Halle Berry is no stranger to leading the charge when it comes to representation within the film industry. 

For decades she has embodied roles that allow Black women to truly see themselves reflected on screens big and small and this time isn’t any different as she takes on the role as the NASA official Jocinda “Jo” Fowler in Lionsgate’s Moonfall.

“I think it’s always important for people like us to see ourselves reflected in this art form,” Berry said in a recent interview with Shadow and Act.

 “As I was a little girl growing up, I didn’t always see myself reflected so I know the importance of what these kind of moments are in movies where little  Black girls of color can dream and aspire to be and see themselves in films like this,” she explained. “I think it’s really, really, really important, even though it may seem little on the surface, but I think it’s a huge statement that is really necessary.”

Moonfall is a disaster movie that explores a world where the moon is headed to Earth, causing environmental disasters and ultimately causing the clock to tick as it counts down the end of humanity. Originally, Berry’s role as the head of NASA in the film was intended for a male character, but director Roland Emmerich knew that it would be equally important to give the role to a woman, naturally, Berry was the perfect choice. 

Emmerich told us, “At one point I said, ‘We cannot have three guys flying around and we began to ask ourselves should the role of the woman be the astronaut?’”

“We decided that the best part was kind of a second command of NASA because there you could have a woman with really smart ideas and it could showcase how smart she is,” he added. “We sent it to Halle and she was immediately on board.”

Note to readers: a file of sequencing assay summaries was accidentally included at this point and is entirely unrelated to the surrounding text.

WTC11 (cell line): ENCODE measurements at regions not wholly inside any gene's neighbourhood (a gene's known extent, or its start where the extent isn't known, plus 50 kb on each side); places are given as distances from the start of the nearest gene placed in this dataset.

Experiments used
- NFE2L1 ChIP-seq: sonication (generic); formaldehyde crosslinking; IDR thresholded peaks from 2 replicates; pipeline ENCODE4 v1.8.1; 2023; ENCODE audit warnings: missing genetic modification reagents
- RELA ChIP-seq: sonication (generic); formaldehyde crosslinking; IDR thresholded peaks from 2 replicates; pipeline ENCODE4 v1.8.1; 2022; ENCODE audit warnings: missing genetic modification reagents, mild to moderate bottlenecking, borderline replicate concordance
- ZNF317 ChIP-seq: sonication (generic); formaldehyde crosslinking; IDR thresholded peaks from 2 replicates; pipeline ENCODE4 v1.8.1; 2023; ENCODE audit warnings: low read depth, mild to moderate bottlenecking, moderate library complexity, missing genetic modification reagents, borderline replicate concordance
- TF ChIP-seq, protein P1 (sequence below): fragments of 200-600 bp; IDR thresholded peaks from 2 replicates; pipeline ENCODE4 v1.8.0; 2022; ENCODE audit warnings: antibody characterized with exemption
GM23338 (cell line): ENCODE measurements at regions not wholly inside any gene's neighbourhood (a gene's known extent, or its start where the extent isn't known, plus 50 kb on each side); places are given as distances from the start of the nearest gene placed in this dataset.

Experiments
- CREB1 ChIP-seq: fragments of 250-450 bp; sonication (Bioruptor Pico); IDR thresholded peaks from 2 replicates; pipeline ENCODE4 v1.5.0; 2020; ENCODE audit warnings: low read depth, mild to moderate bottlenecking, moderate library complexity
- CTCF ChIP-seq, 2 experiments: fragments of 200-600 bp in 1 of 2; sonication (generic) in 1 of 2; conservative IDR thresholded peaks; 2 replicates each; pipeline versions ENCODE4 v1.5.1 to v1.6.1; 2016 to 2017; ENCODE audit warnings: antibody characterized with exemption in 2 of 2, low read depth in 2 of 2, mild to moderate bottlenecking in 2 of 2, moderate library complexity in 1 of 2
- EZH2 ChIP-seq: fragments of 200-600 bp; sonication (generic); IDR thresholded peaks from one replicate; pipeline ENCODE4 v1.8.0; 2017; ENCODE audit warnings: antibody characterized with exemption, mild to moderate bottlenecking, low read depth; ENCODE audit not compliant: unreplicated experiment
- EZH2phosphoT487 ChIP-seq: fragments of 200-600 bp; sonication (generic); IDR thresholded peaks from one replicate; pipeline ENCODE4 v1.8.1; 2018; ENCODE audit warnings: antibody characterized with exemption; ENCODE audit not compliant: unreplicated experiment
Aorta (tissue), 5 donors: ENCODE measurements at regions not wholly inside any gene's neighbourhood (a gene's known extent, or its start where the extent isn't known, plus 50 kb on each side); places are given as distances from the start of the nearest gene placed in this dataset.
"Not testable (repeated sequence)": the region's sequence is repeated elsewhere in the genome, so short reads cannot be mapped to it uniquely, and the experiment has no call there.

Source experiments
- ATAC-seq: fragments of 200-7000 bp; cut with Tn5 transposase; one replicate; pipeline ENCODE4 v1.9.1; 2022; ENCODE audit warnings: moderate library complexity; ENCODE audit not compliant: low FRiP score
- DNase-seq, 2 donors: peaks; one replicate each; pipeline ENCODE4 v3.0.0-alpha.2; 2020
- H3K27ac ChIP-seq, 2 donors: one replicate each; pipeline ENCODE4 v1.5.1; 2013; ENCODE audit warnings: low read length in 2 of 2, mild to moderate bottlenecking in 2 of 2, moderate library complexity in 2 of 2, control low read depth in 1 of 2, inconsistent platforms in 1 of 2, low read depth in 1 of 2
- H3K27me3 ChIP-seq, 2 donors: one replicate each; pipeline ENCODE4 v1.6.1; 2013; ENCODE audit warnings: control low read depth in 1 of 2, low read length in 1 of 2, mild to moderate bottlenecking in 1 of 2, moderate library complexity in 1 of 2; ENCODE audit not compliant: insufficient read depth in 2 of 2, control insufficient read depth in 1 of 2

With her own healthy love and admiration for the moon, Berry joined the Moonfall cast where she works to save the world alongside ex-astronaut Brian (Patrick Wilson) and a fringe-science guy (John Bradley). With art imitating life, the veteran actress continues the trek to what she describes as “surviving in a man’s world.”

“This is a breakfast conversation that I have day after day, you know, ‘how do we survive in this world,’” said Berry.

“I talk with my girlfriends about this a lot and the truth is, as long as we continue to be our authentic selves, refuse to take no for an answer or be relentless in our pursuit to achieve whatever goals we’re setting for ourselves, I think we will find a way and I think there’s been a lot of change with what women are allowed to do,” Berry explained.

Moonfall is in theaters now.

Watch the full interviews with Berry, Wilson, Emmerich and John Bradley below: